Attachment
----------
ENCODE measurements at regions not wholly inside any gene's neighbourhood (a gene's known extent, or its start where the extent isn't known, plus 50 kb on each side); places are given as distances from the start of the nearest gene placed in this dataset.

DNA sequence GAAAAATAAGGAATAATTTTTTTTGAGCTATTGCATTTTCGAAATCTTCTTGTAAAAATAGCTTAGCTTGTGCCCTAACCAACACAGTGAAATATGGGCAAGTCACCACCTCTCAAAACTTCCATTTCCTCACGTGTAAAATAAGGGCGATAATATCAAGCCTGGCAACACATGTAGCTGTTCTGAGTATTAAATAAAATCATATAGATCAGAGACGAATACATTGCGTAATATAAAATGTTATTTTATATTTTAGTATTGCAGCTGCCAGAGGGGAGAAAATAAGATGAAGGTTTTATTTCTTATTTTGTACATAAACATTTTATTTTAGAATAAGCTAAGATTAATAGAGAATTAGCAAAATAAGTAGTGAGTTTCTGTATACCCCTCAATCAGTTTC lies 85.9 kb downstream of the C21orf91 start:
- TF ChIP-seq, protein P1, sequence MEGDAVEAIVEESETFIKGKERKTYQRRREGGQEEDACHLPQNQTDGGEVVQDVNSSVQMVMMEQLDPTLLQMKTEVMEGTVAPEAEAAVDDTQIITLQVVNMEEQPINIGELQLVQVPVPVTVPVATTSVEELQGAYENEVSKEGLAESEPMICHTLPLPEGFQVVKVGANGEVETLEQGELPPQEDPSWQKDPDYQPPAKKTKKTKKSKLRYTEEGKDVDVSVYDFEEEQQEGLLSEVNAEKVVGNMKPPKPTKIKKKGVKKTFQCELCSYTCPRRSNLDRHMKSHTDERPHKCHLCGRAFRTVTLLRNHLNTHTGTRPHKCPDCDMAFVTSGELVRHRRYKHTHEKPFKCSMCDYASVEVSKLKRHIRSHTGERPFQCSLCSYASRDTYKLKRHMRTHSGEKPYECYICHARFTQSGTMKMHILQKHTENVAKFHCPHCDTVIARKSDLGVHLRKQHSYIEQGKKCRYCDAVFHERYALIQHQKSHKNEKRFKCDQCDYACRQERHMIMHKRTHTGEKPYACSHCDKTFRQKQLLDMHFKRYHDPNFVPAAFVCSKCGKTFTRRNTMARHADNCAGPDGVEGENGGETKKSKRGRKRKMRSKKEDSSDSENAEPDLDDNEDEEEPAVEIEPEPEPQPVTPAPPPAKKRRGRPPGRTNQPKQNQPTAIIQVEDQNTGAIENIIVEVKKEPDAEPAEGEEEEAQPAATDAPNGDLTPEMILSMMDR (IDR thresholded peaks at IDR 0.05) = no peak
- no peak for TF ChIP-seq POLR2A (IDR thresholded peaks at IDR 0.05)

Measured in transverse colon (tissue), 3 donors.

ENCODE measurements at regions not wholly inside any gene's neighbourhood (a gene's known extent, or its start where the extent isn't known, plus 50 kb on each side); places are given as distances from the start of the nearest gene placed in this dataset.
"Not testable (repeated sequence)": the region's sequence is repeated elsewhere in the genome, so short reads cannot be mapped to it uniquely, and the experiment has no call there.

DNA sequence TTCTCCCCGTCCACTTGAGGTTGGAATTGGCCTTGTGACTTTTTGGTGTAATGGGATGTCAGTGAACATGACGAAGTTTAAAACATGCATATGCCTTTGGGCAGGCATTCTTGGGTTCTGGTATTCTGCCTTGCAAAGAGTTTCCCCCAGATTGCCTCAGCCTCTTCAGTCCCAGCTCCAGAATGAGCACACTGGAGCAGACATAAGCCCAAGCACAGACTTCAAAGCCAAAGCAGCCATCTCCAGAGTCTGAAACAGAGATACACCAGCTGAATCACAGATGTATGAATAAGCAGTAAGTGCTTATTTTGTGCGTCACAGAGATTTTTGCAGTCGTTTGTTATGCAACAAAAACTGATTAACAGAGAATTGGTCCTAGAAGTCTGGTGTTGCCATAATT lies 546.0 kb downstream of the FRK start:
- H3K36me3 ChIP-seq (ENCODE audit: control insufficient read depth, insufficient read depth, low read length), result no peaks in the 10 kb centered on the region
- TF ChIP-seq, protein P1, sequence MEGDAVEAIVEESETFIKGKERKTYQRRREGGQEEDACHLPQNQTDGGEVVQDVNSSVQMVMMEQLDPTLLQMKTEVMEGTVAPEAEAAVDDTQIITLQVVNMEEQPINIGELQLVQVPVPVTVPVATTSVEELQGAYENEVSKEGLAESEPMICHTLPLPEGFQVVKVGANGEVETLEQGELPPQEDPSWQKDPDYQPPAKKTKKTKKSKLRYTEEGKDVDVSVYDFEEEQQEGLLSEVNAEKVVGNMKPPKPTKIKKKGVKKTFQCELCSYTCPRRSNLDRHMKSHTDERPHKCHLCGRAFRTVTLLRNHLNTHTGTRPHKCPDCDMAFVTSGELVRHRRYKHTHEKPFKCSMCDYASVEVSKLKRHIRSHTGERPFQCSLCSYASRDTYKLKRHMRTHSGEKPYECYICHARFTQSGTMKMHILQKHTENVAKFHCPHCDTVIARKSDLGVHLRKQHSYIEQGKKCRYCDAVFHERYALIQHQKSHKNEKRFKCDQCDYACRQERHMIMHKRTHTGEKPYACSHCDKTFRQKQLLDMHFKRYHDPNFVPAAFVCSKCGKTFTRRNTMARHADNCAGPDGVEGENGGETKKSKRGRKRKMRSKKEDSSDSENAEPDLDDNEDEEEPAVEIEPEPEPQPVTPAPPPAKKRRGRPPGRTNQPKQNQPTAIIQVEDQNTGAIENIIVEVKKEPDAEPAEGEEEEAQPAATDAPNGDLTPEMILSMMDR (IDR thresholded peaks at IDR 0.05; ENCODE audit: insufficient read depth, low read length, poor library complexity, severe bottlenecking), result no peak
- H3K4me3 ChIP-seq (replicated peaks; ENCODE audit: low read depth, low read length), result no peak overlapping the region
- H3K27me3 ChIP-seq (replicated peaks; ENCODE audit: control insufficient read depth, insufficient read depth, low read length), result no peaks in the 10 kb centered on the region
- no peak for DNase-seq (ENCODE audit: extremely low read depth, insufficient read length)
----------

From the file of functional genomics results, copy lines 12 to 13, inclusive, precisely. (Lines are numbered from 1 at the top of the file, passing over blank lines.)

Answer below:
- H3K27me3 ChIP-seq (replicated peaks; ENCODE audit: control insufficient read depth, insufficient read depth, low read length), result no peaks in the 10 kb centered on the region
- no peak for DNase-seq (ENCODE audit: extremely low read depth, insufficient read length)